Diagnostic checkup for churches

Portion of Diagnostic Checkup from

Churches Step Up to the Next Level:

A Guide for Local Churches to Improve Their Accounting Operations and Internal Control

 

Diagnostic Checkup – A Short Version

A diagnostic checkup is a service looks at a number of areas in a church to identify what could be done to improve operations or compliance with laws, regulations, and move towards best practices. A checkup could take several days in your office. When it is complete, the CPA will issue a report containing a long list of suggestions for improvements.

The book Churches Step Up to the Next Level has 76 questions on 5 pages which are designed to identify opportunities to improve internal operations of your church.

Here is the section of the diagnostic checkup discussing internal controls. As you can tell, each question is phrased so that yes is the “right” answer. A no answer identifies something to think about improving.

Internal controls

  • Is the bookkeeper prohibited from signing checks?
  • Is the senior pastor prohibited from signing checks?
  • If the church uses online bill paying, is each online payment electronically approved or released by someone other than the person preparing the payment (since this is essentially the same as signing a check)?
  • If the church uses wire transfers to pay any bills, are wires approved by someone other than the person initiating the wire?
  • If direct deposit is used to pay staff, is the payroll register reviewed by someone other than the bookkeeper prior to disbursing funds?
  • Do two people maintain control over the offering at every point in the collection and counting process until the deposit is ready to be made?
  • If the offering is stored in a safe until it is counted, are two people required to gain access to the uncounted funds?
  • Are the people who count the offering segregated from as many other accounting procedures as possible?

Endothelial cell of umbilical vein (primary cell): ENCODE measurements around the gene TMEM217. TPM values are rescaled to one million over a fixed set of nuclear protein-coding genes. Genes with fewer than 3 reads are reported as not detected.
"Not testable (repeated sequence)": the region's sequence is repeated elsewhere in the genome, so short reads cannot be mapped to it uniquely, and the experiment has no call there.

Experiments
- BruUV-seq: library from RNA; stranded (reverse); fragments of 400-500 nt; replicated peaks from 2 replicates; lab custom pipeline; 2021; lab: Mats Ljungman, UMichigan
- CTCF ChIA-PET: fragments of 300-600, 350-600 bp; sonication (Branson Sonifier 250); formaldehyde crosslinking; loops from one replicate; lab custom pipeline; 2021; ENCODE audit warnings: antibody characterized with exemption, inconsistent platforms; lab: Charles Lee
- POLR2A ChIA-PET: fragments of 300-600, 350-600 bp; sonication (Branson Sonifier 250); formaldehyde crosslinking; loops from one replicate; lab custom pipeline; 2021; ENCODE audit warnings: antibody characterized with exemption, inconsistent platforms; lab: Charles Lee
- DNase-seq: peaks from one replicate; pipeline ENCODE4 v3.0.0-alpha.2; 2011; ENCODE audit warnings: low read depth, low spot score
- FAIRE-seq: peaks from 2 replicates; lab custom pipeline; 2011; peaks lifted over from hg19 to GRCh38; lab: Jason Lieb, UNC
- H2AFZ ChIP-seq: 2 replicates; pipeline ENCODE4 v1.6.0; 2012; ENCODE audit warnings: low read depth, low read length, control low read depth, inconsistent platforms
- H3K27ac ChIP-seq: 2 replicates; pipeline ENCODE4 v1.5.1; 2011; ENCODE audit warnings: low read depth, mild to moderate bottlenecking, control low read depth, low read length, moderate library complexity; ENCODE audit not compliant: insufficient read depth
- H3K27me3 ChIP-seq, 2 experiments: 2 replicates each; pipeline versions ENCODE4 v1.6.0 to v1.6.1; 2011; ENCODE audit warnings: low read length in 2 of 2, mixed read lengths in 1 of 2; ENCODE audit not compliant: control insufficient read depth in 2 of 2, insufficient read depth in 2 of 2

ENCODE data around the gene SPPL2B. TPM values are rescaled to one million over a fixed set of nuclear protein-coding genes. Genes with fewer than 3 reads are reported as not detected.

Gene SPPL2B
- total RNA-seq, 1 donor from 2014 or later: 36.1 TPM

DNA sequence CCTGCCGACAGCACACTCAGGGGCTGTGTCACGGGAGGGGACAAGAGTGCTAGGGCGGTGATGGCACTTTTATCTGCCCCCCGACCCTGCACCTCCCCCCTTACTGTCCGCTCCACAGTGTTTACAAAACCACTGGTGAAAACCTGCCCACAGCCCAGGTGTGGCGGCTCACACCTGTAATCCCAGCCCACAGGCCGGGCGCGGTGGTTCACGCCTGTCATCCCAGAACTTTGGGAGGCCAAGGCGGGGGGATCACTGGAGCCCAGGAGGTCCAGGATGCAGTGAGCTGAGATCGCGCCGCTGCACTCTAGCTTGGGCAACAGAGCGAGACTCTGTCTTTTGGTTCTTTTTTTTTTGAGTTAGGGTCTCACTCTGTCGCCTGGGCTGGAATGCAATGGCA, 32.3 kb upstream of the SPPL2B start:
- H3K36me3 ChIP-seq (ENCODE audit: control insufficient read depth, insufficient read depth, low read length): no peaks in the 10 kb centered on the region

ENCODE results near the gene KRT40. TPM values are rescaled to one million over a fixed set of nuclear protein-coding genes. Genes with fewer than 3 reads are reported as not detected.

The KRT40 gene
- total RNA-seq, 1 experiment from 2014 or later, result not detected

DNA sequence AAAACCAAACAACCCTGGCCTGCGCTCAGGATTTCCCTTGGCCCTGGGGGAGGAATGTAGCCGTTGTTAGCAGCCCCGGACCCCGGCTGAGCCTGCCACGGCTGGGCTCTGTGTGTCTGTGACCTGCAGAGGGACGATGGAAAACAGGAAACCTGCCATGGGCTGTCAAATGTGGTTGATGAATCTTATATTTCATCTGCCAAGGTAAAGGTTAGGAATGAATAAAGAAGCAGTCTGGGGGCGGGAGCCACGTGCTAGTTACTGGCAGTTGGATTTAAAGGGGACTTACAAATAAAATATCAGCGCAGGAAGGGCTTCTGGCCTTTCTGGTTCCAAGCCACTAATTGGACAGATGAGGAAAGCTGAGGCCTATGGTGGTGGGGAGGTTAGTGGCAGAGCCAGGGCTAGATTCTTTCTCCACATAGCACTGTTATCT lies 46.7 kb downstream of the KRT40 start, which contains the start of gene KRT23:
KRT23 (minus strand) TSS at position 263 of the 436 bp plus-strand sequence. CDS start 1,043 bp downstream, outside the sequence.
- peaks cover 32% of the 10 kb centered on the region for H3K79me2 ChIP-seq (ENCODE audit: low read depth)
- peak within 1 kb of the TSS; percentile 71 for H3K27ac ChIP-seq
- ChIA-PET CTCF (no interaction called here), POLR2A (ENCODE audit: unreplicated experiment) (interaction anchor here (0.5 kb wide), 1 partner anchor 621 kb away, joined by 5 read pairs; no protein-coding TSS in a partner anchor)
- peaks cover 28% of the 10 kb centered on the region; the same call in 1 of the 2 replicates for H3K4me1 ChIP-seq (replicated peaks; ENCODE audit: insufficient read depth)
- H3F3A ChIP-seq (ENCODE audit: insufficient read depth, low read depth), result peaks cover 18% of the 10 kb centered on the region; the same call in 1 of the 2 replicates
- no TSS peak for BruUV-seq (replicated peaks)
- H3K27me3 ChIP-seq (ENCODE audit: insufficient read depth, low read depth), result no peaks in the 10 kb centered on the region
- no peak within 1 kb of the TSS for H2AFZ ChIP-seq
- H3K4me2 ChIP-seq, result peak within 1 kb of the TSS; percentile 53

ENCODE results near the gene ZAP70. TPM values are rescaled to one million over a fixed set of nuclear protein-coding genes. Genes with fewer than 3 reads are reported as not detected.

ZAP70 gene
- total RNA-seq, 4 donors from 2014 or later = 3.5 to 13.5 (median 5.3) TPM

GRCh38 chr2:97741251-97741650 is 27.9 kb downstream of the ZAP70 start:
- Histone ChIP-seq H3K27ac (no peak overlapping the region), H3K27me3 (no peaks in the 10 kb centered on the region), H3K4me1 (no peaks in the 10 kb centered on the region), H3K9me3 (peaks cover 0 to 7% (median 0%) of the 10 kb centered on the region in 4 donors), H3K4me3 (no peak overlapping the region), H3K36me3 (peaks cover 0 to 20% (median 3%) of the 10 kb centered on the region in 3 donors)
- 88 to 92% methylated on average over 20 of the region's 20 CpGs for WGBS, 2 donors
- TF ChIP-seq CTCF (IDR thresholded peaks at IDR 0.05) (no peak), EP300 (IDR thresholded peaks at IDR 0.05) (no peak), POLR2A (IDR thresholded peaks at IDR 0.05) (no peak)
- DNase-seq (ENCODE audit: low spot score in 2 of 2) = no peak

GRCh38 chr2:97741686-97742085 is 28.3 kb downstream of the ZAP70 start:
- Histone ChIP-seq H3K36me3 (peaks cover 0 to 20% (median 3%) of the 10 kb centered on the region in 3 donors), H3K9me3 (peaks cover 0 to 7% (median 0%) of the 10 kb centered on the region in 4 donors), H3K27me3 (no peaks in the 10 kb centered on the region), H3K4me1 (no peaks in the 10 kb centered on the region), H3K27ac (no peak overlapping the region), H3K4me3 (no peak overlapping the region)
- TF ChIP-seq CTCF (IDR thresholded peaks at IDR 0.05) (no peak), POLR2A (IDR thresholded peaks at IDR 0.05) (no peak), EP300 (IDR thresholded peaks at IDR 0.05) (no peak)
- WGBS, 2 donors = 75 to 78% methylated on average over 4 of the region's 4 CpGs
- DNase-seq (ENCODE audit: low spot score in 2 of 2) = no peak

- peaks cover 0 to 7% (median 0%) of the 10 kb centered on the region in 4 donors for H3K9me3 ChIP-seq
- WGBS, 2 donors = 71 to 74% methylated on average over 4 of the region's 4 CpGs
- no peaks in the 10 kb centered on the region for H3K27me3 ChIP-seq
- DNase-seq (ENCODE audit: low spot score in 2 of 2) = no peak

• When the offering count is finished, does the count team sign a count sheet that summarizes the offering and then provide a copy of the count sheet to the bookkeeper and treasurer?
  • Has the church considered using pre-numbered, tamper-evident plastic bags to improve internal control of counting the offering?
  • Does the church use an armored courier to make bank deposits?
  • Does an appropriate supervisor approve every disbursement in writing?
  • Is appropriate documentation retained for every disbursement?
  • Do check signers completely avoid ever signing a blank check?
  • Are bank reconciliations prepared accurately and timely?
  • Does someone other than the preparer review bank reconciliations to make sure they were completed and have reasonable explanations?
  • Does a senior manager (possibly the pastor or board treasurer) receive the unopened bank statements and review them for unusual items?
  • Are credit card statements reviewed and reconciled timely?
  • Do all credit card users account for all purchases on their cards in a timely manner?

Extracted from Churches Step Up to the Next Level – A Guide for Local Churches to Improve Their Accounting Operations and Internal Controls. Copyright © 2009 James L. Ulvog. Local churches are granted permission to print this page for use in assessing areas to improve their own operations.